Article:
It is our hope that we can find a way to help a beloved and thriving rural business operate in a way that provides for the safety of the public and meets the same requirements that other businesses must also operate within.
There are two concurrent issues with the Agrarian property: 1) building safety and 2) land use.
First and foremost, Lane County is obligated to prioritize the health and safety of the public when evaluating buildings. On February 12, Lane County became aware of potential health and safety violations at a building on the Agrarian property. February 13 Agrarian was notified that the building was not designed for public occupancy and directed to contact the County building official to find out what was required to make the building safe and to request a temporary permit. That did not occur and on February 23 the building was posted as an unsafe building and occupancy was banned.
The Agrarian property is zoned as “Exclusive Farm Use” and as a result the activities that can occur on the property are highly restricted by state land use law.
Several years ago, wineries successfully lobbied the State Legislature for changes to state land use law that allowed them to operate tasting rooms
in addition to processing facilities – breweries were not included in this law change.
Lane County staff will continue to work with Agrarian as much as current law allows in regard to zoning restrictions.
Commissioners have expressed their support and desire to advocate at the state level for a similar land use law change for breweries.
Below you will find a timeline of the significant events over Lane County’s 12-year history with Agrarian. Documents can be found online at http://apps.lanecounty.org/LMDPro/.
July 17, 2006
Agrarian owners file a Land Use Compatibility Statement (LUCS) for brewing beer and specifically stated that no one other than owners would be involved (no employees and no public). PA 06-6020
April 25, 2012
Special Use Permit approved to allow processing of farm crops on-site. No approval for tasting room or restaurant is included.
September 18, 2015
A representative of Agrarian visited Lane County Land Management Division’s planner-on-duty desk and was informed that, based on statements made by the representative, a Special Use Permit and building permits would be required in order to begin additional processing and any other uses on site.
December 4, 2015
Agrarian representatives met with Lane County Land Management and shared their desire to establish a tasting room and enough food production to satisfy the requirements of their Oregon Liquor and Cannabis Control Commission (OLCCC) license. The representatives indicated they would submit a Special Use Permit application in the near future.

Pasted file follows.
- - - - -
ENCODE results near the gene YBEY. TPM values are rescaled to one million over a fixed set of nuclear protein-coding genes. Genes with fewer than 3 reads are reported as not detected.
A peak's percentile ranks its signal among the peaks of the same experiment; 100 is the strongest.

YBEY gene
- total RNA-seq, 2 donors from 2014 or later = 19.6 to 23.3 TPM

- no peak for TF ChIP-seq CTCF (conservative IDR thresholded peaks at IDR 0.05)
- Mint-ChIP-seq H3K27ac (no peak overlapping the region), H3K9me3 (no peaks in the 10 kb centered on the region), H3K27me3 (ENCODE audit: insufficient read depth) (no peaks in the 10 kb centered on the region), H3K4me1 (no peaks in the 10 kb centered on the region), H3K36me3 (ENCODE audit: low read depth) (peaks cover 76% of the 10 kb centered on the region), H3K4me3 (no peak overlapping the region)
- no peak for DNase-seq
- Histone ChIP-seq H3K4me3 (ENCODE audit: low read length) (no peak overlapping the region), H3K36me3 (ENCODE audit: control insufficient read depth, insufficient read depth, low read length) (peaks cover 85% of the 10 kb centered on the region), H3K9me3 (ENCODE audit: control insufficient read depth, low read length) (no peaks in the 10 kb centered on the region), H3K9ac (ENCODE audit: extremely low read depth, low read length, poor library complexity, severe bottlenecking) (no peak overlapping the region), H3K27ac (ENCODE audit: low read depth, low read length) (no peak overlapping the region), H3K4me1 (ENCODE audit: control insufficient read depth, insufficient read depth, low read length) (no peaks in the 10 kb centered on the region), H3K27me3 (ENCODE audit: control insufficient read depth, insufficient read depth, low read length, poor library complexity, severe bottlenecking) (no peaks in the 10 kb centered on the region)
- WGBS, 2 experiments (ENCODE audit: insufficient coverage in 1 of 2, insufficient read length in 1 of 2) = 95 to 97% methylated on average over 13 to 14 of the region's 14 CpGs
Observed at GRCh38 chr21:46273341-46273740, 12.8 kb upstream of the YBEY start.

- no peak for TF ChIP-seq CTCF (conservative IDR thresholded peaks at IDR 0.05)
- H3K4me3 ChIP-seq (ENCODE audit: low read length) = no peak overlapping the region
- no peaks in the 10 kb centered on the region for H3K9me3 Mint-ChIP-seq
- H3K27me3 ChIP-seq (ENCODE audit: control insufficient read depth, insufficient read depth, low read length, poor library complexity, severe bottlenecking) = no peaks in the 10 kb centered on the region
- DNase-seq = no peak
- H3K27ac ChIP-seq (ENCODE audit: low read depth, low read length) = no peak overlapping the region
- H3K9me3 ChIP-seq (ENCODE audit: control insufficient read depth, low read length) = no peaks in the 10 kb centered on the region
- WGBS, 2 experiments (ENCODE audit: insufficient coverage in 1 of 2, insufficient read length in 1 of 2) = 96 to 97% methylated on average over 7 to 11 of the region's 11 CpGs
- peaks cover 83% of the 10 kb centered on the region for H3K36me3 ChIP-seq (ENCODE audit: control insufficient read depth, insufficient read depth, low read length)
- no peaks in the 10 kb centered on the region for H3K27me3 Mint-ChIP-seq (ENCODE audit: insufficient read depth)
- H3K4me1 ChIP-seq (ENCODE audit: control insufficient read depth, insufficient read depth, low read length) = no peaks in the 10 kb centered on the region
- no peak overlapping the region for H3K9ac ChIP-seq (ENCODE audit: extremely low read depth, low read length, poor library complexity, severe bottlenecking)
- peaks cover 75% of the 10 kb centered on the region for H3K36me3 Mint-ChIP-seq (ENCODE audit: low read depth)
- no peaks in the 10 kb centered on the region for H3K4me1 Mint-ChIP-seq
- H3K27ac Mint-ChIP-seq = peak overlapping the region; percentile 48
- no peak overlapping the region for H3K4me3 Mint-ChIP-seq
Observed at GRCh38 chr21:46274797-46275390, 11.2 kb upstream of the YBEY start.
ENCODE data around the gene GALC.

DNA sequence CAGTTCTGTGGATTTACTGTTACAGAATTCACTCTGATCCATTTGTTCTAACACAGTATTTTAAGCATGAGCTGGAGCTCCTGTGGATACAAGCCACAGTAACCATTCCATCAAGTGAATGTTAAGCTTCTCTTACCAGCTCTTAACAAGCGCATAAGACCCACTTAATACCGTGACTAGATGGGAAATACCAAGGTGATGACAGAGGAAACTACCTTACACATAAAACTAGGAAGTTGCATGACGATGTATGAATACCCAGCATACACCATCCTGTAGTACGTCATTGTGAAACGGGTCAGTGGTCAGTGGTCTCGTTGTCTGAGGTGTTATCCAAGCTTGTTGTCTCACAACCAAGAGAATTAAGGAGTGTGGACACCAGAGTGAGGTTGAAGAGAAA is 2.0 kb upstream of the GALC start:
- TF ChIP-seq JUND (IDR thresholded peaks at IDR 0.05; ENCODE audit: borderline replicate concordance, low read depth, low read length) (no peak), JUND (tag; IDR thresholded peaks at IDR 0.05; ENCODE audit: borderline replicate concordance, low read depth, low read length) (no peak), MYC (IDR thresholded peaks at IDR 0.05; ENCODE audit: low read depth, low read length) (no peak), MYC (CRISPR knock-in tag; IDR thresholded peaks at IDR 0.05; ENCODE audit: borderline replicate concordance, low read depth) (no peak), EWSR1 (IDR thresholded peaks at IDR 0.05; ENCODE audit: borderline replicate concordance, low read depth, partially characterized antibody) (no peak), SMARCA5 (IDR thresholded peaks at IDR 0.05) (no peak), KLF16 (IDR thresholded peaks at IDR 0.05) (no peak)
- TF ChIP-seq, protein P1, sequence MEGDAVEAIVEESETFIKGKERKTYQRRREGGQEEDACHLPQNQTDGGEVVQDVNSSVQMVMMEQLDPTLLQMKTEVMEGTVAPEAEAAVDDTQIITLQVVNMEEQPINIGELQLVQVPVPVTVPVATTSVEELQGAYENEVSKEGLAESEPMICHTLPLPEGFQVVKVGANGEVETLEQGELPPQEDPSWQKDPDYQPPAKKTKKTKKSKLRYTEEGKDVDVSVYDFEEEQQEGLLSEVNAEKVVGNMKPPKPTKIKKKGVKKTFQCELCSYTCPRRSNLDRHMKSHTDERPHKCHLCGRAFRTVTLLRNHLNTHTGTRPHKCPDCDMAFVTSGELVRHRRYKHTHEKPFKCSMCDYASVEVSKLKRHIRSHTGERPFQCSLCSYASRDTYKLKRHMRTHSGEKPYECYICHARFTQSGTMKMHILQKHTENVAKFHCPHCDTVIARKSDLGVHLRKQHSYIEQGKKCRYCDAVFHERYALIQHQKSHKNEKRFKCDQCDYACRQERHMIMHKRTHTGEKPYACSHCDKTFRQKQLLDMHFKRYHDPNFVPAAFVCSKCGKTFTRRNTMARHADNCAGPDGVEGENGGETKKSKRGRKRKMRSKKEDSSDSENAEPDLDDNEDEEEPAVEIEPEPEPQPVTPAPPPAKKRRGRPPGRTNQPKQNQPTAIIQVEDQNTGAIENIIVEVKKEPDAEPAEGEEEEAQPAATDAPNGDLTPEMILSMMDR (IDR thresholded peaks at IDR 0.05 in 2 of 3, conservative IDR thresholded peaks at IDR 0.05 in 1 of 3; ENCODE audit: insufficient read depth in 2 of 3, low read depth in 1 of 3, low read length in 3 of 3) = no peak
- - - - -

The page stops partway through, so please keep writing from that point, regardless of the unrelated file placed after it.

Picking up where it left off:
February 29, 2016
Lane County Land Management issued a Request for Voluntary Correction to inform Agrarian that any events held on the property would be in violation of Lane Code 16.212(4)(c).
March 2016–May 10, 2017
Agrarian requested and received multiple extensions on the Special Use Permit application. A reminder of the Request for Voluntary Correction and a request to submit the Special Use Permit application was sent to Agrarian on April 27, 2017.
May 4, 2017
Lane County Land Management issued Agrarian with an order to comply with the correction request.
May 25, 2017
Agrarian submitted a Special Use Permit application. The application was incomplete. According to state law, a completed and correct application must be completed within 180 days of the initial submission date or the application automatically becomes void. PA 17-05476
November 22, 2017
Agrarian’s Special Use Permit application is automatically voided due to failure to complete the application as required.
February 2, 2018
Agrarian submitted a new Special Use Permit application. The application is incomplete and must be completed within 180 days from this date. PA 18-05092
February 12, 2018
Lane County Land Management was notified by a deputy state fire marshal that an inspection of Agrarian resulted in the requirement to remove an outdoor propane camping stove from the kitchen area. The fire marshal also discussed with an Agrarian representative requirements to meet building code.
February 13, 2018
Lane County’s Land Management Division Manager responded to questions from an Agrarian representative and indicated the County could not approve occupancy of the building until building code issues were addressed. The Agrarian representative was instructed to contact the County’s building official as soon as possible to discuss the option of a temporary permit.
February 23, 2018
The County’s building official was not contacted by an Agrarian representative after February 13. A site visit was conducted in the afternoon of February 23, during which the building official noted a variety of health and safety violations, including that the stove ordered removed by the fire marshal was back inside the kitchen. The building was posted as an unsafe building.